It seems that BOTH generals and hostages have similar thoughts on memory, each only knowing what the can only remember yet experiences may seem to differ. Being locked in the house, with some boredom included, they are able to share there memories about lives before they can into this situation. The music can tear away borders and allow bonds to form and friendships to be made. A bond from music that was formed was when Cesar decided to take Roxane's place around the piano. After a brief misunderstanding Roxane expresses "tell him he sings beautifully" (285) Patchett expresses:"someone else began to sing a cappella voice from the far side of the room ..."(285) For Cesar he felt more like Roxane, as if he was center of attention. Patchett states:

"he sang the way people will sing, not thinking about it when he was ding something else. He could mimic the people they heard sometimes when the radio worked"
With only his memory of her voice he was able to sign and mimic her songs. The bond was formed with a common interest. They now were able to cross paths as a hostage and a terrorist. With engaging in music there memories could simply continue to flash in there minds and one could only hope for an end.

ahelton said...

The first time I posted, I had no idea on how to respond to a aesthetic acting "nomadically" and "crossing borders." The word nomadic stimulates pictures of people moving around in order to provide food for themselves. At first I saw no relationship between people searching for food to survive and the aesthetic of memory. But the more I've thought about it, the more it has become clear. It all goes back to Roxane's music. They hostages need truth, need some solid ground to stand on, and Roxane's voice allows them (for the first time) to understand their lives (past and present). As the characters jump back and forth from past to present it is as if they are being "fed." All their lives they been in search of food...and now, finally, they have found it. This produces a domino like effect...when one character experiences this revelation, it provokes another character to step-out in faith and discover "new life." By the time the story ends, each character (I believe) has experienced this. The dominoes have all fallen, each one touching the next.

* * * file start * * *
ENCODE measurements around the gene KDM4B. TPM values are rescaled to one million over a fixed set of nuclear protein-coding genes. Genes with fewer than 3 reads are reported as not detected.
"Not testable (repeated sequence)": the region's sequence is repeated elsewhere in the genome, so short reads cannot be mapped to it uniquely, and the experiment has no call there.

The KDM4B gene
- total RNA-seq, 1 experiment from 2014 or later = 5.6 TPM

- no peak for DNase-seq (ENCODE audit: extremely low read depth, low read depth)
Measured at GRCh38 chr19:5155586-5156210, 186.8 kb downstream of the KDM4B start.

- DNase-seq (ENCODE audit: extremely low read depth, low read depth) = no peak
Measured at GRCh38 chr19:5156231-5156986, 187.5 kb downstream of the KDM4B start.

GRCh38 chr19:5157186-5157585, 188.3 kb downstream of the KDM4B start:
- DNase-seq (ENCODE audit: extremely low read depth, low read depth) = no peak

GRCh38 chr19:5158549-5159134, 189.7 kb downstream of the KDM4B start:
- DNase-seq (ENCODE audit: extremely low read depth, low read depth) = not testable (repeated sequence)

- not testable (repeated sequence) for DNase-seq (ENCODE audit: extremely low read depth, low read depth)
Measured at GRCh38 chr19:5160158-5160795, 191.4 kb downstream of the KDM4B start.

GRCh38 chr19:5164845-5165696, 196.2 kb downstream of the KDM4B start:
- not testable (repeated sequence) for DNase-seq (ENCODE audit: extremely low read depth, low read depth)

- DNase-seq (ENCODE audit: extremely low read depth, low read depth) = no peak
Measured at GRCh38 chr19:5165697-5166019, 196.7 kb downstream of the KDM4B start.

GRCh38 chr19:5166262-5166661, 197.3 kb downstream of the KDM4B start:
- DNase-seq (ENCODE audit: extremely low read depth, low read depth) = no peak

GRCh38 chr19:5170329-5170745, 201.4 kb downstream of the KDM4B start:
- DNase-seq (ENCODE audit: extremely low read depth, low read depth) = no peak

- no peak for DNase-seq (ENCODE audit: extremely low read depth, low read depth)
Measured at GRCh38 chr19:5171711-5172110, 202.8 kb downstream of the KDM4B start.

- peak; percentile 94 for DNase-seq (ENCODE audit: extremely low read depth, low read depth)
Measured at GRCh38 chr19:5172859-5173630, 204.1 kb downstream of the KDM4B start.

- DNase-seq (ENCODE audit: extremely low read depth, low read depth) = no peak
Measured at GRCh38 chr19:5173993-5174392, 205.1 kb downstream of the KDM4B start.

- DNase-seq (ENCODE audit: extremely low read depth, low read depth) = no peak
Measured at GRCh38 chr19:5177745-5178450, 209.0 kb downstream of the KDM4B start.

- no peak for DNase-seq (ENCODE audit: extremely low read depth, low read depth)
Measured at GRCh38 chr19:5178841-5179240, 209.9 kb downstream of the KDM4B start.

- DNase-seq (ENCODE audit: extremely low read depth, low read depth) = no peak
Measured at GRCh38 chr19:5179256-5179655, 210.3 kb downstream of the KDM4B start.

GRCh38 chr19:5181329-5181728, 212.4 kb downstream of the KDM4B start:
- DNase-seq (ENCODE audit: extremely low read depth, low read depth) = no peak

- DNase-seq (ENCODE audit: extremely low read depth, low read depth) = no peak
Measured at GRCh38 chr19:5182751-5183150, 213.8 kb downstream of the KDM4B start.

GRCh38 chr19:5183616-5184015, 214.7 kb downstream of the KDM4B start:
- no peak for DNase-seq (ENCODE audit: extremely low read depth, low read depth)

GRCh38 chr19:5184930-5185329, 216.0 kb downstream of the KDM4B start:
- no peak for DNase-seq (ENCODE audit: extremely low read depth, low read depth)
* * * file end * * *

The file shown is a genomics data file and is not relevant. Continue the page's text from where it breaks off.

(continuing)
Pellerino87 said...

The aesthetic definitely has a huge impact on the novel. Along with music, the garua demonstrates a huge representation of the memory of the different people inside the house. The music will put people in the here and now but also makes them think back to the experiences they have had with music. Mr. Hosokawa is put back in his childhood, watching opera with his father for example.

While the music reminds people of their past experiences, the garua cuts them off from the outside and their memories. The clear haze or hazy clarity forms a barrier outside the house that they cannot pass. Through this aesthetic, it causes them to form their own community with new memories and experiences inside the house that they will never forget.